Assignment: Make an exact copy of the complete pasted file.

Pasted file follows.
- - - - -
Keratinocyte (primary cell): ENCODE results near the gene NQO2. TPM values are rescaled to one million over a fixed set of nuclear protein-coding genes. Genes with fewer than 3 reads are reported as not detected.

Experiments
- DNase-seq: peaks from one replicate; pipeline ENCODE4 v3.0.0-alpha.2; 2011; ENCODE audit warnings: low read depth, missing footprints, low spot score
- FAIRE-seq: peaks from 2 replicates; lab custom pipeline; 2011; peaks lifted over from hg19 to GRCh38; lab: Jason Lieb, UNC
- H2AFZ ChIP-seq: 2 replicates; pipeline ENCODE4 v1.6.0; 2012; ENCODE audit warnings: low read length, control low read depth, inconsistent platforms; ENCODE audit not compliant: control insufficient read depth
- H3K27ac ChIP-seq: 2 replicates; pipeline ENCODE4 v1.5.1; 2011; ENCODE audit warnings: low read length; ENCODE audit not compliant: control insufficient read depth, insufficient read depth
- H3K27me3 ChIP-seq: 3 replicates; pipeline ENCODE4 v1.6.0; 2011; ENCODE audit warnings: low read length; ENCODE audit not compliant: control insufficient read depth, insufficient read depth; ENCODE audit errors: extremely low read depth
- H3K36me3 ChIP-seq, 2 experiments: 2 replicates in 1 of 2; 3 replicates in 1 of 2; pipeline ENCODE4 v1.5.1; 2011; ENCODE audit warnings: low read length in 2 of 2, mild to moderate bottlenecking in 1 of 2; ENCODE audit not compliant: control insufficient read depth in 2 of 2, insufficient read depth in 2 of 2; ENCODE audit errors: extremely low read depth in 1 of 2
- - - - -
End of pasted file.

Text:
Keratinocyte (primary cell): ENCODE results near the gene NQO2. TPM values are rescaled to one million over a fixed set of nuclear protein-coding genes. Genes with fewer than 3 reads are reported as not detected.

Experiments
- DNase-seq: peaks from one replicate; pipeline ENCODE4 v3.0.0-alpha.2; 2011; ENCODE audit warnings: low read depth, missing footprints, low spot score
- FAIRE-seq: peaks from 2 replicates; lab custom pipeline; 2011; peaks lifted over from hg19 to GRCh38; lab: Jason Lieb, UNC
- H2AFZ ChIP-seq: 2 replicates; pipeline ENCODE4 v1.6.0; 2012; ENCODE audit warnings: low read length, control low read depth, inconsistent platforms; ENCODE audit not compliant: control insufficient read depth
- H3K27ac ChIP-seq: 2 replicates; pipeline ENCODE4 v1.5.1; 2011; ENCODE audit warnings: low read length; ENCODE audit not compliant: control insufficient read depth, insufficient read depth
- H3K27me3 ChIP-seq: 3 replicates; pipeline ENCODE4 v1.6.0; 2011; ENCODE audit warnings: low read length; ENCODE audit not compliant: control insufficient read depth, insufficient read depth; ENCODE audit errors: extremely low read depth
- H3K36me3 ChIP-seq, 2 experiments: 2 replicates in 1 of 2; 3 replicates in 1 of 2; pipeline ENCODE4 v1.5.1; 2011; ENCODE audit warnings: low read length in 2 of 2, mild to moderate bottlenecking in 1 of 2; ENCODE audit not compliant: control insufficient read depth in 2 of 2, insufficient read depth in 2 of 2; ENCODE audit errors: extremely low read depth in 1 of 2